Tudor Networks works in a similar way to platforms such as Google Maps. It offers to possibility for users to view almost 100 years of history from a macro perspective. Just like Google Maps might reveal streets that had never been mapped before, this platform reveals hidden histories and network connections that were previously unknown.
The platform allows users to zoom in and out of correspondence, jump from one point in history to the next, move from a view of thousands letters to the itineraries of a specific person, and to view the networked connections of people through time, and to read various letters related to this.
The data visualisation website of the project maps over 120,000 letters pertaining to the Tudor government, which are part of the State Papers, many of which are held by the National Archives. The collection includes political missives, foreign intelligence reports from diplomats and spies, as well as correspondence intercepted through the practices of espionage.
The work provides new ways to understand and discover the networks of individuals. At a time when government communications are under scrutiny like never before, and when discourses of the surveillance state are commonplace, this project, which encompasses both science and history, sheds new light on one of the formative periods in Britain’s constitutional history.
Professor Ruth Ahnert, Professor of Literary History at Queen Mary University of London, who led the project said: “The visualisation lets people see how the Tudor government positioned itself on the international stage: how it gathered information, and where it had eyes.
“By looking at the network of letters from the secretaries of state, we can quickly grasp from whom and from where their intelligence reports came. We can see the huge reach of the Elizabethan Secretary of State, Francis Walsingham’s spy network, with dense coverage in key locations of interest.
“This work also allows us to reconstruct for the first time the itineraries of people by the time-ordered letters they sent from different locations. We can see the huge amount of travel undertaken by diplomats, military leaders, merchants, and other agents and spies. We can also tell who was in the same place at the same time, and start to see intersections at unexpected places at the same moment in time – which points us to key events.
“We see, for example, multiple people converging on small towns and villages across the continent during skirmishes and battles. Through these intersections, we can amass multiple perspectives on single historic events. For example, why is the diplomat Henry Cobham and some virtually unknown figure called Oliver King both writing from Saint-Jean-de-Luz at the beginning of 1571? There are layers of intrigue here. Both men are reporting to the Tudor government about the mercenary Thomas Stukeley, but it emerges that Oliver King is what we might call a soldier of fortune, who had tried to offer his service to the Spanish King, before being reported to the Spanish Inquisition by Stukeley, and then sought to save himself by offering information to the Tudor government.”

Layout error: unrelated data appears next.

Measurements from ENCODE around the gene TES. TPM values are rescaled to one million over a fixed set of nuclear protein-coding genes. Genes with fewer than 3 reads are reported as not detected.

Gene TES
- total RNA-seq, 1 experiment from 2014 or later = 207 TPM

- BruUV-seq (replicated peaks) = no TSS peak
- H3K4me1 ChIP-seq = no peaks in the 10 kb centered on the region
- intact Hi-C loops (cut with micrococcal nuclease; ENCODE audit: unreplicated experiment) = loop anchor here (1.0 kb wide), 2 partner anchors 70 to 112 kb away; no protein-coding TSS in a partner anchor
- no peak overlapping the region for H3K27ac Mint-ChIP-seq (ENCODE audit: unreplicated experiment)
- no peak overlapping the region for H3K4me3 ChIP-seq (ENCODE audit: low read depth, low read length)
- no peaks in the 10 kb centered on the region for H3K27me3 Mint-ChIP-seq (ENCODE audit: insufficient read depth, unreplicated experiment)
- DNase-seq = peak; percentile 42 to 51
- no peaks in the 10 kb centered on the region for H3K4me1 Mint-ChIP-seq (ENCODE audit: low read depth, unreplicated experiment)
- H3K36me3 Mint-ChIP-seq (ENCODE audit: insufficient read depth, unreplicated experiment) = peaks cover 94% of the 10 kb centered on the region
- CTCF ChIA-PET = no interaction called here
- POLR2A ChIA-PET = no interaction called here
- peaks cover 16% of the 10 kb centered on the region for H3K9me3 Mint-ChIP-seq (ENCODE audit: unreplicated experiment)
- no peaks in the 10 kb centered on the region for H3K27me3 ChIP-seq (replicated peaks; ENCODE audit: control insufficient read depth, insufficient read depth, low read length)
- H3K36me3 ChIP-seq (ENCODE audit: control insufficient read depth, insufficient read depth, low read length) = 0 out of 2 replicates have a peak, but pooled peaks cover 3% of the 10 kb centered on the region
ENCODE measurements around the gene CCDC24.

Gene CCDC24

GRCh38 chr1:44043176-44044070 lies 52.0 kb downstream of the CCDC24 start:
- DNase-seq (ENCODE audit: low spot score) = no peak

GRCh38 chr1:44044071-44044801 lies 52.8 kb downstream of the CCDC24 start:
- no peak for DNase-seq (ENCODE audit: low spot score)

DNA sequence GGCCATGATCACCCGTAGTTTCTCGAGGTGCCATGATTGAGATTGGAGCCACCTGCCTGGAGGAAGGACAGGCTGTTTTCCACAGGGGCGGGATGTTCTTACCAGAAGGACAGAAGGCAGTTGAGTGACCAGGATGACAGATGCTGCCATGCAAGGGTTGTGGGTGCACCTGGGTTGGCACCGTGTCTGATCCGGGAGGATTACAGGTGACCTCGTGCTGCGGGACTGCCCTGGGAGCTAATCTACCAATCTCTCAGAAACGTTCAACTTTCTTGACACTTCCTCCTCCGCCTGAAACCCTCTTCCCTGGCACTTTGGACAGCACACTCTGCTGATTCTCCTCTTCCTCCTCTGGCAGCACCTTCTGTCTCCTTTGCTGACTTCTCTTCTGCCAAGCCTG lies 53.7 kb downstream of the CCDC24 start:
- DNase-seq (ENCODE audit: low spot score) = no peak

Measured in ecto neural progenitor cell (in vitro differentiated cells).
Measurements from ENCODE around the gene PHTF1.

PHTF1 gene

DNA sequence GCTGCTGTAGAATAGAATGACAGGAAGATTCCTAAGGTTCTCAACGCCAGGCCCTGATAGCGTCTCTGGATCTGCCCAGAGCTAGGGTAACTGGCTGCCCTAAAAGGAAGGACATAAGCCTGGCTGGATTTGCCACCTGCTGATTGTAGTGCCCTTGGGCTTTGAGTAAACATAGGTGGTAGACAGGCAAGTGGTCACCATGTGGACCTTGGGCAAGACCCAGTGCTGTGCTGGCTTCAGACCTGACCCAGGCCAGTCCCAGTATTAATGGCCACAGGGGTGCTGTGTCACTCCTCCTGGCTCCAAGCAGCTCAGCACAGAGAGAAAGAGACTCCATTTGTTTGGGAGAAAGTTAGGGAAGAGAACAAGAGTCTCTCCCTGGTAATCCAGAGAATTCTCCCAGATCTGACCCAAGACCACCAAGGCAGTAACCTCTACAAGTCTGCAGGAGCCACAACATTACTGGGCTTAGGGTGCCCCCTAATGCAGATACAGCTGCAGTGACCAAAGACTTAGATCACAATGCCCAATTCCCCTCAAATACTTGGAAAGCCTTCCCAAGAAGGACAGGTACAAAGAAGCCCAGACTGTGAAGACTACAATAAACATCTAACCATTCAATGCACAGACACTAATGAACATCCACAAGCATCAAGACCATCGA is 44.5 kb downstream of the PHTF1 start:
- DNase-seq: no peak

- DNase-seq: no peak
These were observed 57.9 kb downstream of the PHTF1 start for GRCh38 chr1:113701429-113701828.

A geographical visualisation of Lord Burghley’s communications.
Algorithms to uncover patterns of communication
The visual representation shows the lines of communication as well as the volume correspondence and allows users to dive into the meta-data of each item showing details of the sender, recipient and date, and descriptions of the letter contents. Users can browse these letters, and map the social network implicated in the correspondence, directing attention to significant people and documents which may warrant closer inspection.
The broader project of which this is a part also uses powerful data science algorithms to uncover patterns of communication and analyse the contents of the letters in order to better understand the history of the period, which has been reported in academic and related articles. These publications delve into the network of spies and how these networks evolved over time.
Professor Ruth Ahnert added: “It has been such an exciting experience collaborating with a designer like Kim Albrecht. He took data that I had meticulously prepared for analysis over several years, and visualised it in ways that allowed us to grasp in an instant habits of communication that it would have previously taken extensive study to understand. We are also extremely grateful to Gale Cengage for sharing the data with us, and allowing us to share the outputs in this way”.
A visualisation depicting Queen Elizabeth I’s network of communications.
Bringing together science and history
Dr Sebastian Ahnert, Lecturer at the University of Cambridge said: “This interdisciplinary project brings together history, data science, and design, and it has been a fantastic experience to see these parts come together. We hope that our project might inspire future interdisciplinary collaborations of this kind.”
Kim Albrecht, Visualisation Designer on the project said: “The project is a reflection of the past onto the present and the future. Today’s surveillance state is not a concept of the 21st century. The rise of the internet, social media, the National Security Agency, or MI6 show that this is something embedded in all forms of media distributions over the last hundred or even thousand years.
“Ruth and Sebastian Ahnert and their entire team of researchers did a magnificent job in turning historical correspondence into contemporary database structures and, through that, into visualisations of time, space and network structures.
“I am confident there are hidden, unknown stories in here. But the big story is the entirety of the project. Google Maps allowed people across the globe, for the first time, to zoom out from the street that they are living on. This project achieves something similar but not through geographic location but history.”